# Inverse-Wishart distribution

In statistics, the inverse Wishart distribution, also called the inverted Wishart distribution, is a probability density function defined on matrices. In Bayesian statistics it is used as the conjugate for the covariance matrix of a multivariate normal distribution.

We say ${\displaystyle {\mathbf {B} }}$ follows an inverse Wishart distribution, denoted as ${\displaystyle \mathbf {B} \sim W^{-1}({\mathbf {\Psi } },m)}$, if its probability density function is written as follows:

${\displaystyle {\frac {\left|{\mathbf {\Psi } }\right|^{m/2}\left|B\right|^{-(m+p+1)/2}e^{-\mathrm {trace} ({\mathbf {\Psi } }{\mathbf {B} }^{-1})/2}}{2^{mp/2}\Gamma _{p}(m/2)}},}$

where ${\displaystyle {\mathbf {B} }}$ is a ${\displaystyle p\times p}$ matrix. The matrix ${\displaystyle {\mathbf {\Psi } }}$ is assumed to be positive definite.

## Theorems

### Distribution of the inverse of a Wishart-distributed matrix

If ${\displaystyle {\mathbf {A} }\sim W({\mathbf {\Sigma } },m)}$ and ${\displaystyle {\mathbf {\Sigma } }}$ is ${\displaystyle p*p}$, then ${\displaystyle {\mathbf {B} }={\mathbf {A} }^{-1}}$ has an inverse Wishart distribution ${\displaystyle {\mathbf {B} }\sim W^{-1}({\mathbf {\Sigma } }^{-1},m)}$ with probability density function:

${\displaystyle p(\mathbf {B} |\mathbf {\Psi } ,m)={\frac {\left|{\mathbf {\Psi } }\right|^{m/2}\left|\mathbf {B} \right|^{-(m+p+1)/2}\exp \left({-\mathrm {tr} ({\mathbf {\Psi } }{\mathbf {B} }^{-1})/2}\right)}{2^{mp/2}\Gamma _{p}(m/2)}}}$.

where ${\displaystyle \mathbf {\Psi } =\mathbf {\Sigma } ^{-1}}$ and ${\displaystyle \Gamma _{p}(\cdot )}$ is the multivariate gamma function.[1]

### Marginal and conditional distributions from an inverse Wishart-distributed matrix

Suppose ${\displaystyle {\mathbf {A} }\sim W^{-1}({\mathbf {\Psi } },m)}$ has an inverse Wishart distribution. Partition the matrices ${\displaystyle {\mathbf {A} }}$ and ${\displaystyle {\mathbf {\Psi } }}$ conformably with each other

${\displaystyle {\mathbf {A} }={\begin{bmatrix}A_{11}&A_{12}\\A_{21}&A_{22}\end{bmatrix}},\;{\mathbf {\Psi } }={\begin{bmatrix}\Psi _{11}&\Psi _{12}\\\Psi _{21}&\Psi _{22}\end{bmatrix}}}$

where ${\displaystyle {\mathbf {A} _{ij}}}$ and ${\displaystyle {\mathbf {\Psi } _{ij}}}$ are ${\displaystyle p_{i}\times p_{j}}$ matrices, then we have

i) ${\displaystyle {\mathbf {A} _{11}}}$ is independent of ${\displaystyle {\mathbf {A} }_{11}^{-1}{\mathbf {A} }_{12}}$ and ${\displaystyle {\mathbf {A} }_{22\cdot 1}}$, where ${\displaystyle {\mathbf {A} _{22\cdot 1}}={\mathbf {A} }_{22}-{\mathbf {A} }_{21}{\mathbf {A} }_{11}^{-1}{\mathbf {A} }_{12}}$;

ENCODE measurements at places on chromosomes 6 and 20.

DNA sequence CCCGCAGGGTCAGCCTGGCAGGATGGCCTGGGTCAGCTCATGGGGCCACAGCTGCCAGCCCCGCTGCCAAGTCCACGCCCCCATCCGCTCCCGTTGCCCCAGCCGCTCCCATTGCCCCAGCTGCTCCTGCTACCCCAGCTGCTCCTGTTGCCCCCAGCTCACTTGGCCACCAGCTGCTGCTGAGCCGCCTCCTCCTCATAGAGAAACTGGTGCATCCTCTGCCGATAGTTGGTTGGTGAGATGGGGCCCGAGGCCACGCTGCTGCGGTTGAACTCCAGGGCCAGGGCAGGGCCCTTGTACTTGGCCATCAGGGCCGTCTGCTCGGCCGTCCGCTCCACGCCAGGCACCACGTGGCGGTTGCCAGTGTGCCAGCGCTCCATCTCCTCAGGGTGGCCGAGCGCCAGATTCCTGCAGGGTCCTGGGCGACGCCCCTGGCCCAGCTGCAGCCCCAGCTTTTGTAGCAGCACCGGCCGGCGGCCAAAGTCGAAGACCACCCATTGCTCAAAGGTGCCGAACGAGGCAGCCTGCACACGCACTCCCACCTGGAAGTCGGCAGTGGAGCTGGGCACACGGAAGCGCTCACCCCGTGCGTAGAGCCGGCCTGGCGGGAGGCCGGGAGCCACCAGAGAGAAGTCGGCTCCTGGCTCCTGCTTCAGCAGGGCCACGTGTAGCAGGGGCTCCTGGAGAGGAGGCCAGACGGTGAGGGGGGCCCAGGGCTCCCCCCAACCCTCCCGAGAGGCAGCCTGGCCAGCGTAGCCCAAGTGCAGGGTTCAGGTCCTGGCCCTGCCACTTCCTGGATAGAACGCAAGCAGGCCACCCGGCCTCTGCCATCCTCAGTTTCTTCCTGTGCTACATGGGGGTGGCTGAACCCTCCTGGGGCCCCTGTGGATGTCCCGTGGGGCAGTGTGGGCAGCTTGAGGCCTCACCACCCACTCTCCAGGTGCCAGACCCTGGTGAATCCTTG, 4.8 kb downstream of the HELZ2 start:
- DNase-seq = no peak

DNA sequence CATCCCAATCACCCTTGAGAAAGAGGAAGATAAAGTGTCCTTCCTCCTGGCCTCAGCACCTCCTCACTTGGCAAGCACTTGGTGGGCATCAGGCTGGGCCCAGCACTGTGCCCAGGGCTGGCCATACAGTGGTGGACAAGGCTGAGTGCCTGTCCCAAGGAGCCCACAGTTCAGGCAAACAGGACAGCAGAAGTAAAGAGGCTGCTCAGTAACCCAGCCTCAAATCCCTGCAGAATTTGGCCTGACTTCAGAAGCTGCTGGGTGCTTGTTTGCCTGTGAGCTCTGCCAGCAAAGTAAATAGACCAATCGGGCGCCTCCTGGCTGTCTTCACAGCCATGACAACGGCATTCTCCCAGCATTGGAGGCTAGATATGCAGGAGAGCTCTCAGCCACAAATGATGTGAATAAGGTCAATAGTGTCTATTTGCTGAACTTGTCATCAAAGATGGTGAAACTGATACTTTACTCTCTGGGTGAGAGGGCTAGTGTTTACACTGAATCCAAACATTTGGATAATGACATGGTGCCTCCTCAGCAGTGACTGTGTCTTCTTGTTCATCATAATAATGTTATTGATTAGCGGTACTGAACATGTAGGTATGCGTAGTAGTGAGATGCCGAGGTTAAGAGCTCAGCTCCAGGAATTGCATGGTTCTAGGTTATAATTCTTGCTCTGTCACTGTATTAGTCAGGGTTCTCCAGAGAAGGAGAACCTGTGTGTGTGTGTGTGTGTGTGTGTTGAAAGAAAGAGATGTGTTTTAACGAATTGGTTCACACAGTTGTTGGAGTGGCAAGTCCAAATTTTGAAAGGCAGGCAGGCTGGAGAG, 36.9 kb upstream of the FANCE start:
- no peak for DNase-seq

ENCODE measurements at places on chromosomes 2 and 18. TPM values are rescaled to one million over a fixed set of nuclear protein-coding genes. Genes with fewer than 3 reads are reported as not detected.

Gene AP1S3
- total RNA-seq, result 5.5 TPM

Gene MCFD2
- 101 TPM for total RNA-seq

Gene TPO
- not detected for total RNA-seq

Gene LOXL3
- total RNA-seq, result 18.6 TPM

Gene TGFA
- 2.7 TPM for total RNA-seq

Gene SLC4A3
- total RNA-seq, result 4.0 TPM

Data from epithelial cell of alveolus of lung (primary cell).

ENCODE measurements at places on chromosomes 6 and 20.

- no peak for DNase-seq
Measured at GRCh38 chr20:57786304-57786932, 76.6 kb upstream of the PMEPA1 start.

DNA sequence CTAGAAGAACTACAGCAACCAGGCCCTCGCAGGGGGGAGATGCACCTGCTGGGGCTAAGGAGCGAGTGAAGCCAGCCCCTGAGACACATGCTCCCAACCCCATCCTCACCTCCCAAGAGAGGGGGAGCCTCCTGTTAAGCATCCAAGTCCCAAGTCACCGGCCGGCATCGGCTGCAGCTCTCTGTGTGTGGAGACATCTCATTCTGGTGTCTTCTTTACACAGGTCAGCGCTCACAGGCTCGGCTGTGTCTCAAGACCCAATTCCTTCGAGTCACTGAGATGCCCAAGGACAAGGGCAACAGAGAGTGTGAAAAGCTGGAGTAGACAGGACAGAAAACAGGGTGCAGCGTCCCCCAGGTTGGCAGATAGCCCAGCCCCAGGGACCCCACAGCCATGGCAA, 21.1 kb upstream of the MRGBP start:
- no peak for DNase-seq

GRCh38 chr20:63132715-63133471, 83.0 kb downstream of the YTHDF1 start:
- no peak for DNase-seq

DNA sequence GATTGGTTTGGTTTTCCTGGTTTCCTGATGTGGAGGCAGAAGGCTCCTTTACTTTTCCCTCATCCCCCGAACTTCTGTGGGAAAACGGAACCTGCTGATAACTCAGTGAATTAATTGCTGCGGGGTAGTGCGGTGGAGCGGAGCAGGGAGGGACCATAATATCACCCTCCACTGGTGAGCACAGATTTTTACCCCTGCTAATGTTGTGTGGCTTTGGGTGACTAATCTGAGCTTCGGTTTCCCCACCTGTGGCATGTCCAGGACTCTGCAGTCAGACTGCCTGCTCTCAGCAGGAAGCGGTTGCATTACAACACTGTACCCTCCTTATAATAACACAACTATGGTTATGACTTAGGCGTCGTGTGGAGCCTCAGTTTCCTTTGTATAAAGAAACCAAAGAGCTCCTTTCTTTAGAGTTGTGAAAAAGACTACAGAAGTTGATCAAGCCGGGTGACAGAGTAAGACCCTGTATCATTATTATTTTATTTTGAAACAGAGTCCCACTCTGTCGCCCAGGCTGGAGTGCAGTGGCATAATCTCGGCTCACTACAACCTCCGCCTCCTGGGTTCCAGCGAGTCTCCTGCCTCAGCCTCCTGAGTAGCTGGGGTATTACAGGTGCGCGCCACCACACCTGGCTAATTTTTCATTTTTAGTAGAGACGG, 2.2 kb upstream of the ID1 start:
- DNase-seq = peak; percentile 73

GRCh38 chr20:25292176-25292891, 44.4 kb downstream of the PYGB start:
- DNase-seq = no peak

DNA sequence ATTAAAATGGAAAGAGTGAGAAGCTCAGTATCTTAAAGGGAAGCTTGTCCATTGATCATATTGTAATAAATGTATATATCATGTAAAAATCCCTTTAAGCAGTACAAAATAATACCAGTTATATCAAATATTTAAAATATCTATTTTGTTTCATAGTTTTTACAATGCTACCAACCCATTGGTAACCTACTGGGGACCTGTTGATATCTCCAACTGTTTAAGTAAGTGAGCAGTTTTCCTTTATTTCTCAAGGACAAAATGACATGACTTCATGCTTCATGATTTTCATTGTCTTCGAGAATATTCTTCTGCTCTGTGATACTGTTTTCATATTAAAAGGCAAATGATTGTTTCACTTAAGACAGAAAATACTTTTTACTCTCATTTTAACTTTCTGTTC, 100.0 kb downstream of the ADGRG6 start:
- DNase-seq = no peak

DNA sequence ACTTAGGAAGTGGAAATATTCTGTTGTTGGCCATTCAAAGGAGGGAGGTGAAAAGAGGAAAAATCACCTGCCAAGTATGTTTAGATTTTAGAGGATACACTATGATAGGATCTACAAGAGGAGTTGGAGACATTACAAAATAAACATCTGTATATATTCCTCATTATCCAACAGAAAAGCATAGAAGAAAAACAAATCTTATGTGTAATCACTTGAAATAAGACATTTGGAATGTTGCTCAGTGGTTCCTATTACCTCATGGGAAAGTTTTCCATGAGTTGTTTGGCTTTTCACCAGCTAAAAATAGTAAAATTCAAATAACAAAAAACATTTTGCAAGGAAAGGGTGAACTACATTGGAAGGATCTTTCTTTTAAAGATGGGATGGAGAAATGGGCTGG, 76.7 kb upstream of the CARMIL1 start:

ii) ${\displaystyle {\mathbf {A} _{11}}\sim W^{-1}({\mathbf {\Psi } _{11}},m-p_{2})}$;

iii) ${\displaystyle {\mathbf {A} }_{11}^{-1}{\mathbf {A} }_{12}|{\mathbf {A} }_{22\cdot 1}\sim MN_{p_{1}\times p_{2}}({\mathbf {\Psi } }_{11}^{-1}{\mathbf {\Psi } }_{12},{\mathbf {A} }_{22\cdot 1}\otimes {\mathbf {\Psi } }_{11}^{-1})}$, where ${\displaystyle MN_{p\times q}(\cdot ,\cdot )}$ is a matrix normal distribution;

iv) ${\displaystyle {\mathbf {A} }_{22\cdot 1}\sim W^{-1}({\mathbf {\Psi } }_{22\cdot 1},m)}$

### Conjugate distribution

If ${\displaystyle {\mathbf {A} }\sim W({\mathbf {\Sigma } },n)}$ and ${\displaystyle {\mathbf {\Sigma } }}$ has the a priori distribution ${\displaystyle W^{-1}({\mathbf {\Psi } },m)}$ then the conditional distribution of ${\displaystyle {\mathbf {\Sigma } }}$ is ${\displaystyle W^{-1}({\mathbf {A} }+{\mathbf {\Psi } },n+m)}$.

### Expectation

If ${\displaystyle {\mathbf {A} }\sim W({\mathbf {\Sigma } },n)}$, then

${\displaystyle {\mathcal {E}}({\mathbf {A} }^{-1})={\frac {{\mathbf {\Sigma } }^{-1}}{n-p-1}}.}$

## Related distributions

A univariate specialization of the inverse-Wishart distribution is the inverse-gamma distribution. With ${\displaystyle p=1}$ (i.e. univariate) and ${\displaystyle \alpha =m/2}$, ${\displaystyle \beta =\mathbf {\Psi } /2}$ and ${\displaystyle x=\mathbf {B} }$ the probability density function of the inverse-Wishart distribution becomes

${\displaystyle p(x|\alpha ,\beta )={\frac {\beta ^{\alpha }\,x^{-\alpha -1}\exp(-\beta /x)}{\Gamma _{1}(\alpha )}}.}$

i.e., the inverse-gamma distribution, where ${\displaystyle \Gamma _{1}(\cdot )}$ is the ordinary Gamma function.

A generalization is the normal-inverse-Wishart distribution.